If you plan to be away from home and expect freezing temperatures, leave the heat turned on in your home, at a temperature of at least 55 degrees Fahrenheit. Open the cabinet doors under your sinks, and consider wrapping the pipes with towels or pipe insulation. There’s even smart water monitors and leak detectors that can be controlled from anywhere in the world via smartphone app, and also be configured to activate automatically based on environmental triggers.

Do you need new pipes?

At some point, everything will wear out — including your home’s pipes. If you live in an older home and your pipes haven’t been replaced recently, take time to consider replacement. When you purchased your home, you probably paid for a home inspection. If you can locate the home inspection report, it should note the type of pipes installed in your home. If you don’t have an inspection report, you could also pay a licensed plumber to inspect your home’s plumbing system.

The type of pipes installed in your home will help you determine whether they need to be replaced. For instance, copper pipes will last 50 years or more, brass pipes will last 40 to 70 years, and galvanized steel pipes will last 20 to 50 years, according to a guide from the U.S. Department of Housing and Urban Development (see chapter six).

These guidelines are not hard and fast, and your pipes may last longer if they have been maintained well. However, if you live in an area where the water has a high mineral content, your pipes may need to be replaced more frequently. Consider hiring a licensed plumbing contractor to look for structural damage in your pipes. If damage is found, have all necessary repairs performed as soon as possible.

What to do if a pipe bursts

When a pipe bursts, it’s important to act quickly. Shut off the water to the affected plumbing fixture or to your entire house to stop the leakage. If water is leaking into your home, start collecting it in a bucket or pot to avoid further damage. Call a licensed plumber and, while you wait for them to arrive, start working to remove water from your home. Allowing water to sit can lead to mold and additional damage.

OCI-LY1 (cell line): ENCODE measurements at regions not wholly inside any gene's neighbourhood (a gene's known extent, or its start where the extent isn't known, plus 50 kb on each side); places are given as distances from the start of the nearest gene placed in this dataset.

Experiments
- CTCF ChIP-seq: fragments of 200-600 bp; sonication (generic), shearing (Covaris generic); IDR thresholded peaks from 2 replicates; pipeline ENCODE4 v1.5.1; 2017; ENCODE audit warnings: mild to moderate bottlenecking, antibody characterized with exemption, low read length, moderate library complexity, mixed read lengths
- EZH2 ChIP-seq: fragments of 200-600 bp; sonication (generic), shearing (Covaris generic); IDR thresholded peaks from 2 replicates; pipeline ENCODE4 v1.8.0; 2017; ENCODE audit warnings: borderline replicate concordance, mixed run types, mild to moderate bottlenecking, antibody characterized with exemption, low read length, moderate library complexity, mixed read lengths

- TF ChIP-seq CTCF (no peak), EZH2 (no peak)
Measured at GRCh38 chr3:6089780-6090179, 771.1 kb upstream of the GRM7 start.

If a pipe has burst and caused damage to your home, you will need to contact your insurance company to make a claim. Keep in mind that most homeowners and renters insurance policies cover “accidental discharge or overflow of water or steam from within a plumbing, heating, air conditioning, or automatic fire-protective sprinkler system, or from a household appliance,” according to the Insurance Information Institute.

This means that, to be covered under insurance, the water damage from leaky appliances or pipes must be “sudden and accidental,” such as what happens when a pipe bursts because it was frozen. However, if your pipe simply has a slow leak, the damage it causes likely would not be covered, because it would be considered gradual wear and tear. That’s why it is crucial for homeowners to regularly monitor and maintain their pipes to check for signs of potential hazard.

Watch this video to learn more about preventing water damage in your home:

One Response to "Homeowner’s Guide: What You Need to Know About Your Home’s Pipes"

  • Burt Silver | June 27, 2018 at 3:22 pm

    I really like what you said about pipes and what constitutes whether or not you need new pipes. This is something I have been curious about because I had hard water for years and just got a water softener. I wonder how that affected the pipes so it would be interesting to know whether or not I need new pipes.